The Australian Prudential Regulation Authority (APRA) is concerned that trustees aren’t fully aware of the entire gamut of risks facing their funds.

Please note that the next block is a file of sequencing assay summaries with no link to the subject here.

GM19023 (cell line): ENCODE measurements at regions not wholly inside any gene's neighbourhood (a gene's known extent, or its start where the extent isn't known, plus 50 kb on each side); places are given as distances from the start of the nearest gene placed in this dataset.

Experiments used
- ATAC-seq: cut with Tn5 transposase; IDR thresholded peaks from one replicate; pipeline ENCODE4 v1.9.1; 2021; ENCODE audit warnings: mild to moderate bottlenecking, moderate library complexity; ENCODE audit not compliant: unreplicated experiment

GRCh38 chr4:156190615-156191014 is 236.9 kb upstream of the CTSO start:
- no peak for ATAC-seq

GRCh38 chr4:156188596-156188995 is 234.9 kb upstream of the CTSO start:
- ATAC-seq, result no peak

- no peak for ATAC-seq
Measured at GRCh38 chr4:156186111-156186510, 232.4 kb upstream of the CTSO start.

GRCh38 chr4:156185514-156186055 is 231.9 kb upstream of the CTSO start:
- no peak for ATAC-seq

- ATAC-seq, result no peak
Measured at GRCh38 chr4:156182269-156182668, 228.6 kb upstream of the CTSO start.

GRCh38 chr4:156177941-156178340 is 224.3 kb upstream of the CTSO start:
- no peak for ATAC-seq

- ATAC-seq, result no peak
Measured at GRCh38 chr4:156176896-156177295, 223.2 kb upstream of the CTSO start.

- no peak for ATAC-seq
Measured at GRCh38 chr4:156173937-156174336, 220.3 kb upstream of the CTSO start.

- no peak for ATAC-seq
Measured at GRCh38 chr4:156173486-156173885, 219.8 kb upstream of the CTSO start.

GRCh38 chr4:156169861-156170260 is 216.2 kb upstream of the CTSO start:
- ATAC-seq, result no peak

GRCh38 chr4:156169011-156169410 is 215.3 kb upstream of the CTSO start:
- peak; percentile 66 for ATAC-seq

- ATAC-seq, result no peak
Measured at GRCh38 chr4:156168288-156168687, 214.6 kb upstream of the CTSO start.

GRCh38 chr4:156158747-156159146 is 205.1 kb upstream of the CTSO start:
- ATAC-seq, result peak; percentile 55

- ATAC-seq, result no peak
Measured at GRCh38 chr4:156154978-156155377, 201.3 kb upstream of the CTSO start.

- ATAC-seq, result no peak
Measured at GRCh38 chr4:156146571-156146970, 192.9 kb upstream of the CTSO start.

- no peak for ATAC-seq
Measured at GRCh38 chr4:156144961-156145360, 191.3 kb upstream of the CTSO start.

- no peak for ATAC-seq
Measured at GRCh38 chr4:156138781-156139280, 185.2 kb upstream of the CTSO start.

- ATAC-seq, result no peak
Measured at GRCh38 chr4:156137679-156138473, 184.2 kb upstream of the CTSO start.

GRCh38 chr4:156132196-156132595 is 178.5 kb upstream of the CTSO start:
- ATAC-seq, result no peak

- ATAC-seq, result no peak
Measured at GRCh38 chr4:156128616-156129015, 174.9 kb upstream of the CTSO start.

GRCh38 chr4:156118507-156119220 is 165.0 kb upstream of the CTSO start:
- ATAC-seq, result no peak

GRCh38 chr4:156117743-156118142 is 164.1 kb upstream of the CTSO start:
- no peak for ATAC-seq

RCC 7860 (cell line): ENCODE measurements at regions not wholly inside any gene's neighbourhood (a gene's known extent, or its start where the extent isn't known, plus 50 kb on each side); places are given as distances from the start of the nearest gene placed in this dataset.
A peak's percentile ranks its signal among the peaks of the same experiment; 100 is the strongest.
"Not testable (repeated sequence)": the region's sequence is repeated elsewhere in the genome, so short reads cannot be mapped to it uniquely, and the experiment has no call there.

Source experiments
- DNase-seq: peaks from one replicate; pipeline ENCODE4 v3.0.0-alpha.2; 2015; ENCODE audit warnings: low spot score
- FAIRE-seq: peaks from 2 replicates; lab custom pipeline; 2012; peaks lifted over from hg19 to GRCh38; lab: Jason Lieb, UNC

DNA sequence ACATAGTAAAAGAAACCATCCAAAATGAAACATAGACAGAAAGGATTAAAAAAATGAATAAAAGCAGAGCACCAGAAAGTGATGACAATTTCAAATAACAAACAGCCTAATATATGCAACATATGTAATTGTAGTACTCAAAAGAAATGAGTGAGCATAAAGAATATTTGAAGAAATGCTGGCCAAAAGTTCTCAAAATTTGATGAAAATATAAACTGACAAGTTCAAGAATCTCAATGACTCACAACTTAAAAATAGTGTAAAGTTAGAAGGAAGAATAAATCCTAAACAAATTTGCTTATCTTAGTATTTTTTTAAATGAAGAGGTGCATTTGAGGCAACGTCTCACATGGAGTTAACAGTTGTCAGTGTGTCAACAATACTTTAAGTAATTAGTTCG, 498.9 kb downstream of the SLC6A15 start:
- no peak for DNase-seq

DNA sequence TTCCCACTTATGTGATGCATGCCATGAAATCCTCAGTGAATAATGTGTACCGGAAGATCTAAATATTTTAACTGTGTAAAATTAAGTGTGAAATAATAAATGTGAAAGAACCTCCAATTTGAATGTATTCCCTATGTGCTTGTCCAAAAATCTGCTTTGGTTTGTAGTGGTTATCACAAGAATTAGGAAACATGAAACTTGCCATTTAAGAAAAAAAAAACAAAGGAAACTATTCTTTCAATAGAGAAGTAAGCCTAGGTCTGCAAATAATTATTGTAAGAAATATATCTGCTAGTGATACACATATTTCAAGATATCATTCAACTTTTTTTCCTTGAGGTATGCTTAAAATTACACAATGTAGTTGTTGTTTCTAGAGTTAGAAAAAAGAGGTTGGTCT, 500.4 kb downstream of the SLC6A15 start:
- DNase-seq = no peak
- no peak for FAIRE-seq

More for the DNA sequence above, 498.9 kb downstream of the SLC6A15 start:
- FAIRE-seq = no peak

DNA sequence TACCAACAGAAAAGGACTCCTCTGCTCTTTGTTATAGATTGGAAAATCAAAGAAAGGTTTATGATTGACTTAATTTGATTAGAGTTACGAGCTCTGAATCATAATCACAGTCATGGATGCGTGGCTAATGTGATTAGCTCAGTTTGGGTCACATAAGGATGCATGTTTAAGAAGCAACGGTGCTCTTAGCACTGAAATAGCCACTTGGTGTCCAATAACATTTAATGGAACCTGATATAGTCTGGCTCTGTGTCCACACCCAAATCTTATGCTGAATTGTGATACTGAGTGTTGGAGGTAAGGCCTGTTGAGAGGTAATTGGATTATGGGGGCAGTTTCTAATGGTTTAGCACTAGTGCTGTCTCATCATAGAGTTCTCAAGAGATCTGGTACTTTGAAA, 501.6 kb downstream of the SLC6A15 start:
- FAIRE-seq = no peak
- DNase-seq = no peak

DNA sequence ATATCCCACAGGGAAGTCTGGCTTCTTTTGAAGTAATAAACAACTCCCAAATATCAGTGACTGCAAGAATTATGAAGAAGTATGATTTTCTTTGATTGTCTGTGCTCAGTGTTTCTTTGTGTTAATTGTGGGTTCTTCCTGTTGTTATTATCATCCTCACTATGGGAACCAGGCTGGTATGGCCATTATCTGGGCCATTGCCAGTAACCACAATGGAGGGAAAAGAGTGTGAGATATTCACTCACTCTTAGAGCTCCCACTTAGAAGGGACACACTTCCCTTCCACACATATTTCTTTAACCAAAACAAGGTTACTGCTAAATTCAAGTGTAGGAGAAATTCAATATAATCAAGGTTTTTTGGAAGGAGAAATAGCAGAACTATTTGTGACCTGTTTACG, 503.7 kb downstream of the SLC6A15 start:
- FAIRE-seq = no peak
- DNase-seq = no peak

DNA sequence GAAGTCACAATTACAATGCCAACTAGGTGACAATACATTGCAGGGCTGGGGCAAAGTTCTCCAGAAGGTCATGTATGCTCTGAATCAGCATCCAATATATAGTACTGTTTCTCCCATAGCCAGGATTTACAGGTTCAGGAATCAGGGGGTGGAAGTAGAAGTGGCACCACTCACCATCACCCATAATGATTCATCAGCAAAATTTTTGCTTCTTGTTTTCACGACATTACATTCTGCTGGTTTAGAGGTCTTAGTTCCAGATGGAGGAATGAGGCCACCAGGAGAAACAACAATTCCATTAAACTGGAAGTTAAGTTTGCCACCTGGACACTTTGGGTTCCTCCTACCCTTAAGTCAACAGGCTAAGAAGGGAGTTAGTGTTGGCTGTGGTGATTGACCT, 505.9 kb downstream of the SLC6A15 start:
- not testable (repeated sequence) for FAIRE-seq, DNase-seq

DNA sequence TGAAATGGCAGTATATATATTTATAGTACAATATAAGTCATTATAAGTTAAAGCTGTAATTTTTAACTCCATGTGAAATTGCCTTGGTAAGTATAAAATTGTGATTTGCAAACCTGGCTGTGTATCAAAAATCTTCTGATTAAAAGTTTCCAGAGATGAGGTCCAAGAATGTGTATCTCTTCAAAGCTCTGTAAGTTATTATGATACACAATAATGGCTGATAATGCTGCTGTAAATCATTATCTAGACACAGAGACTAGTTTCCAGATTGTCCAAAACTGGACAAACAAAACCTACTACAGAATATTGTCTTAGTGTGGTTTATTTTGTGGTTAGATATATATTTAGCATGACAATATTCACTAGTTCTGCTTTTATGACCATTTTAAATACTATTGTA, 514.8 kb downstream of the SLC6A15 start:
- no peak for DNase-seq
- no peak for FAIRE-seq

Speaking at the ASFA conference last week, Ross Jones, APRA deputy executive, said in a number of fund visits, the risks trustees named when they were asked for the biggest risks facing their fund had not already been identified. As part of the new licensing regime trustees are required to develop a risk management statement (RMS) identifying all the risks to the fund and a risk management plan (RMP) of how they will deal with those risks if they manifest. “The feeling is an RMS/RMP is something required for licensing, not something appropriate to be implemented. We need to be concerned if risks to the fund are not well understood by the directors,” Jones said. Jones said that with many funds now looking to allocate more to non-traditional assets, it was important that trustees understood investment risks associated with some of the more illiquid assets. He also warned trustees to be aware of the different regulator standards overseas. “Instances have already occurred where funds have entered into international arrangements and trustees have breached Australian standards,” he said. Recognising that superannuation had a high degree of outsourcing, Jones said the regulator would start a series of visits to service providers. “Some of these visits will be in this financial year,” Jones said. The visits will ensure that the provision of services is actually meeting the requirements of the SIS Act. “We don’t want form over substance…The next 12 months we’ll look very closely at providers,” Jones said.

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